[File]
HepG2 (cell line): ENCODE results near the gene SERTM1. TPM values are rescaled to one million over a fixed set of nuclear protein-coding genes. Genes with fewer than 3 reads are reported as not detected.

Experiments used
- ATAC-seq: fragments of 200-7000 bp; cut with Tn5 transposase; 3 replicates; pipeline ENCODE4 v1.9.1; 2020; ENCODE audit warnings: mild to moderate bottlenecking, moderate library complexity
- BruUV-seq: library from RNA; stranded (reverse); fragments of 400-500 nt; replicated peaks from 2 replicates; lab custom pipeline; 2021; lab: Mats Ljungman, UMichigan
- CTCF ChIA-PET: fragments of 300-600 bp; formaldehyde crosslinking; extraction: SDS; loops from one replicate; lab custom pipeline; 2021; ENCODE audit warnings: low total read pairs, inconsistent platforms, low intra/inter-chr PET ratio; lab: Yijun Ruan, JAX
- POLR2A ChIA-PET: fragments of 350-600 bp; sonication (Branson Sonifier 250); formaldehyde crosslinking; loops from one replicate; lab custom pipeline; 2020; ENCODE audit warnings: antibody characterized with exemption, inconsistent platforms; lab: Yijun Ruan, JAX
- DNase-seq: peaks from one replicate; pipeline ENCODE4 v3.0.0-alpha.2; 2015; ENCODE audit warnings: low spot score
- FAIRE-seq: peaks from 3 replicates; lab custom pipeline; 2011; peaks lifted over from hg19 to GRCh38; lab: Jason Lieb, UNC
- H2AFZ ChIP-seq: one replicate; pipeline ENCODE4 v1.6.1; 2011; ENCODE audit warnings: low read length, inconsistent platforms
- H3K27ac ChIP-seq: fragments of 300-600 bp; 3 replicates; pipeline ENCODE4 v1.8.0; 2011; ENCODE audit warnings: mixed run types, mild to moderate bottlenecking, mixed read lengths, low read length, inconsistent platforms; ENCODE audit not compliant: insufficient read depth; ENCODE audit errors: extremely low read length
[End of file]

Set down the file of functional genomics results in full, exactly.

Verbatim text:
HepG2 (cell line): ENCODE results near the gene SERTM1. TPM values are rescaled to one million over a fixed set of nuclear protein-coding genes. Genes with fewer than 3 reads are reported as not detected.

Experiments used
- ATAC-seq: fragments of 200-7000 bp; cut with Tn5 transposase; 3 replicates; pipeline ENCODE4 v1.9.1; 2020; ENCODE audit warnings: mild to moderate bottlenecking, moderate library complexity
- BruUV-seq: library from RNA; stranded (reverse); fragments of 400-500 nt; replicated peaks from 2 replicates; lab custom pipeline; 2021; lab: Mats Ljungman, UMichigan
- CTCF ChIA-PET: fragments of 300-600 bp; formaldehyde crosslinking; extraction: SDS; loops from one replicate; lab custom pipeline; 2021; ENCODE audit warnings: low total read pairs, inconsistent platforms, low intra/inter-chr PET ratio; lab: Yijun Ruan, JAX
- POLR2A ChIA-PET: fragments of 350-600 bp; sonication (Branson Sonifier 250); formaldehyde crosslinking; loops from one replicate; lab custom pipeline; 2020; ENCODE audit warnings: antibody characterized with exemption, inconsistent platforms; lab: Yijun Ruan, JAX
- DNase-seq: peaks from one replicate; pipeline ENCODE4 v3.0.0-alpha.2; 2015; ENCODE audit warnings: low spot score
- FAIRE-seq: peaks from 3 replicates; lab custom pipeline; 2011; peaks lifted over from hg19 to GRCh38; lab: Jason Lieb, UNC
- H2AFZ ChIP-seq: one replicate; pipeline ENCODE4 v1.6.1; 2011; ENCODE audit warnings: low read length, inconsistent platforms
- H3K27ac ChIP-seq: fragments of 300-600 bp; 3 replicates; pipeline ENCODE4 v1.8.0; 2011; ENCODE audit warnings: mixed run types, mild to moderate bottlenecking, mixed read lengths, low read length, inconsistent platforms; ENCODE audit not compliant: insufficient read depth; ENCODE audit errors: extremely low read length